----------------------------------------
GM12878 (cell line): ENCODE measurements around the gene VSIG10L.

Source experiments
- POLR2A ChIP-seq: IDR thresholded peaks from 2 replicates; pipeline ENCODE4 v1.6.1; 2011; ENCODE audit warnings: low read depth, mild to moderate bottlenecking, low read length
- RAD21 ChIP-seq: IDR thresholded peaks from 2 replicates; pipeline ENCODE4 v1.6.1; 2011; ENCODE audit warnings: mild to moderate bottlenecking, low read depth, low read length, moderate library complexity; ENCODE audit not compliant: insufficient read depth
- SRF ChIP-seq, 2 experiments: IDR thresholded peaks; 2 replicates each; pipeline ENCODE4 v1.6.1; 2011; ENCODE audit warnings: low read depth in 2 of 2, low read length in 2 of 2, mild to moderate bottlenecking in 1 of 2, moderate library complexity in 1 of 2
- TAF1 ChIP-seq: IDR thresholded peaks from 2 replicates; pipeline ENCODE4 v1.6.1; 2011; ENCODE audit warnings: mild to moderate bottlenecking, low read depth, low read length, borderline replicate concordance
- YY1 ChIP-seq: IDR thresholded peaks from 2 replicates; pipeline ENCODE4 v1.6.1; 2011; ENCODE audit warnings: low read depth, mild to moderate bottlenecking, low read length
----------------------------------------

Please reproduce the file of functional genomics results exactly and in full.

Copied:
GM12878 (cell line): ENCODE measurements around the gene VSIG10L.

Source experiments
- POLR2A ChIP-seq: IDR thresholded peaks from 2 replicates; pipeline ENCODE4 v1.6.1; 2011; ENCODE audit warnings: low read depth, mild to moderate bottlenecking, low read length
- RAD21 ChIP-seq: IDR thresholded peaks from 2 replicates; pipeline ENCODE4 v1.6.1; 2011; ENCODE audit warnings: mild to moderate bottlenecking, low read depth, low read length, moderate library complexity; ENCODE audit not compliant: insufficient read depth
- SRF ChIP-seq, 2 experiments: IDR thresholded peaks; 2 replicates each; pipeline ENCODE4 v1.6.1; 2011; ENCODE audit warnings: low read depth in 2 of 2, low read length in 2 of 2, mild to moderate bottlenecking in 1 of 2, moderate library complexity in 1 of 2
- TAF1 ChIP-seq: IDR thresholded peaks from 2 replicates; pipeline ENCODE4 v1.6.1; 2011; ENCODE audit warnings: mild to moderate bottlenecking, low read depth, low read length, borderline replicate concordance
- YY1 ChIP-seq: IDR thresholded peaks from 2 replicates; pipeline ENCODE4 v1.6.1; 2011; ENCODE audit warnings: low read depth, mild to moderate bottlenecking, low read length